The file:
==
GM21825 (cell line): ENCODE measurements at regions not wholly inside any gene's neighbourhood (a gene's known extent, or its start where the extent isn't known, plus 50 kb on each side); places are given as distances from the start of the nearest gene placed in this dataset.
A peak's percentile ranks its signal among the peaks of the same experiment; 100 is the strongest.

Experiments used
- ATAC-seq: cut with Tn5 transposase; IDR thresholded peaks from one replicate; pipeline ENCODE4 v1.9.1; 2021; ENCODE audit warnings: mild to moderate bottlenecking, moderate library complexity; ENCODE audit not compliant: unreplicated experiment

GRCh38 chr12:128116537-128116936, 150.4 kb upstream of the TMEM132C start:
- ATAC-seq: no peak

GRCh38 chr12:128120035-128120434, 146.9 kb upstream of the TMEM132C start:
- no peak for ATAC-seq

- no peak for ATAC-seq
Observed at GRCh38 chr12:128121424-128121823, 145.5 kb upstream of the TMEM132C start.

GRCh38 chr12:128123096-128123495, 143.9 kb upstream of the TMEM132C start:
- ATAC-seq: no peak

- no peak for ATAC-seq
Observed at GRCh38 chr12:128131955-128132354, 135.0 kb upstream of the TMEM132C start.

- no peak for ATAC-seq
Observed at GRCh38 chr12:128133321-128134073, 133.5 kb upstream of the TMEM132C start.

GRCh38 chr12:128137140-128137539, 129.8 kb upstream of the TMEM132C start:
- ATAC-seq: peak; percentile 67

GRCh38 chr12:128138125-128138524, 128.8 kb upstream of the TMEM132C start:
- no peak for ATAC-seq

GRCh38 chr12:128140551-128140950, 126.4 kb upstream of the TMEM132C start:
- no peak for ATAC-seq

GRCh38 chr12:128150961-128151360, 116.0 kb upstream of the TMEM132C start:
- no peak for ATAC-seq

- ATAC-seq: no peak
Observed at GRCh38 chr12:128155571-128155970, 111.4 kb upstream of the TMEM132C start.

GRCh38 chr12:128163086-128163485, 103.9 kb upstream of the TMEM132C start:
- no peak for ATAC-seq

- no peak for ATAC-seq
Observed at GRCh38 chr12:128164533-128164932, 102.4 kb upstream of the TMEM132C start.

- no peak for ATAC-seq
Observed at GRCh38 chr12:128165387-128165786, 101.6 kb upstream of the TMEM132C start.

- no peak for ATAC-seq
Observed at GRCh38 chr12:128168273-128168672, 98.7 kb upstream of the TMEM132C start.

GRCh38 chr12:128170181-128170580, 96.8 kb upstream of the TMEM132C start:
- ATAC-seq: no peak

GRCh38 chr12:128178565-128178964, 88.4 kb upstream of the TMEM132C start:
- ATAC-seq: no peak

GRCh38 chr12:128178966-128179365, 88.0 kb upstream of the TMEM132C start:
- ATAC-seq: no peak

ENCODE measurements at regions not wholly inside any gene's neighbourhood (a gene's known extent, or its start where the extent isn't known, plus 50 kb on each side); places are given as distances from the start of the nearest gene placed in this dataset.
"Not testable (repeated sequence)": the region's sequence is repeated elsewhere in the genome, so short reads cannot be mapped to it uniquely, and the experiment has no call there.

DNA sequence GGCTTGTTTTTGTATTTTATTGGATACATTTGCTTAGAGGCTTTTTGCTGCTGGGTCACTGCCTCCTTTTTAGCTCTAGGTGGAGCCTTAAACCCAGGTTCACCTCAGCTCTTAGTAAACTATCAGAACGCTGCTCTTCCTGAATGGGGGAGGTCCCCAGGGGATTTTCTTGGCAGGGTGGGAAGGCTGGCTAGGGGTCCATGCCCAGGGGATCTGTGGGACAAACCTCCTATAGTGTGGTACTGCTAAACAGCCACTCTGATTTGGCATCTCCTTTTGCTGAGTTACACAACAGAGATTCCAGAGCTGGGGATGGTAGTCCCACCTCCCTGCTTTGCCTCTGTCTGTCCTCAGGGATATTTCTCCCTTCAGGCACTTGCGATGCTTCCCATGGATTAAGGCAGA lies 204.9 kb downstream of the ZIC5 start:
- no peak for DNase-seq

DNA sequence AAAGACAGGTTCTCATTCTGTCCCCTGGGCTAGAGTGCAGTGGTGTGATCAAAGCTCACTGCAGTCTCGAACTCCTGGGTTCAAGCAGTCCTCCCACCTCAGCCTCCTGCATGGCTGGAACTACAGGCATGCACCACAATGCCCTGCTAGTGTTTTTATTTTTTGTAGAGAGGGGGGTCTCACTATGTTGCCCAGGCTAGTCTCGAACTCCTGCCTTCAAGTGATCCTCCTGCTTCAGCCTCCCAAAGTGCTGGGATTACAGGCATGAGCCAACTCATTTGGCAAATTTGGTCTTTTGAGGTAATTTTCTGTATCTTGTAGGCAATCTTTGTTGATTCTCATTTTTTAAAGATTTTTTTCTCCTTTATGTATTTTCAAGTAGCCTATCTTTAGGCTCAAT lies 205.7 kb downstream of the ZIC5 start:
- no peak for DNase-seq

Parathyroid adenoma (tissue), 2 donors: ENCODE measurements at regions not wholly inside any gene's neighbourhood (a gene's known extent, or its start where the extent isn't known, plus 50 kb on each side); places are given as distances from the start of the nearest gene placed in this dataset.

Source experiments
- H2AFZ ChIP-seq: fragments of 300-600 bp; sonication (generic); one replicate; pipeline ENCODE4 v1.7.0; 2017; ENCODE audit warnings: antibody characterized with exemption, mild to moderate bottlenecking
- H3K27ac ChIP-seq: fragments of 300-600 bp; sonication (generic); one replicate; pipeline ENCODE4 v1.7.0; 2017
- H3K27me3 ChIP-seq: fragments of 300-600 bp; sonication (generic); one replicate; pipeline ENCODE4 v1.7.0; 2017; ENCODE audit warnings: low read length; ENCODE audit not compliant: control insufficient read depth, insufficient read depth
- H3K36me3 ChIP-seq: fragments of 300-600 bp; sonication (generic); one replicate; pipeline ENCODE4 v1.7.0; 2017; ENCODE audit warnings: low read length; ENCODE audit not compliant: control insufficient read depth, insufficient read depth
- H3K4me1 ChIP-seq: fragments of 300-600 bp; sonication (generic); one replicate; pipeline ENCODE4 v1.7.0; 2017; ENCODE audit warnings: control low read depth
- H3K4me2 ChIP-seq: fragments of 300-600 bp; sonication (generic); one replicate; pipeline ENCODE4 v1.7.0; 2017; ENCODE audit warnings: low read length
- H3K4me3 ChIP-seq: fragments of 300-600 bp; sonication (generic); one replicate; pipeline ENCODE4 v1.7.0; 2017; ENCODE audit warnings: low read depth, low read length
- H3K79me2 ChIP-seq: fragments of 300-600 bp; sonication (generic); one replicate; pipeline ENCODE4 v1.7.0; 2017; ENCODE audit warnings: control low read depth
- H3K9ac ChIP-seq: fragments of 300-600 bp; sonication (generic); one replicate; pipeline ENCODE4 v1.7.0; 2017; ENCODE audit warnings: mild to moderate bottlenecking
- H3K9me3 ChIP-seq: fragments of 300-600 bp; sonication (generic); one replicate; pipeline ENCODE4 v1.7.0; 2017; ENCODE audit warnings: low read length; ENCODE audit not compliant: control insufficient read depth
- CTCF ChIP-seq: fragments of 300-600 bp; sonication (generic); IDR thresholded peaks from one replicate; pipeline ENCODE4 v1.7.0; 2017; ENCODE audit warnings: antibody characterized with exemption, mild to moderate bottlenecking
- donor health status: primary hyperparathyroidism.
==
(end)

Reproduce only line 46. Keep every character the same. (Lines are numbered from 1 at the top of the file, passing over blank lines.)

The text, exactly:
- no peak for DNase-seq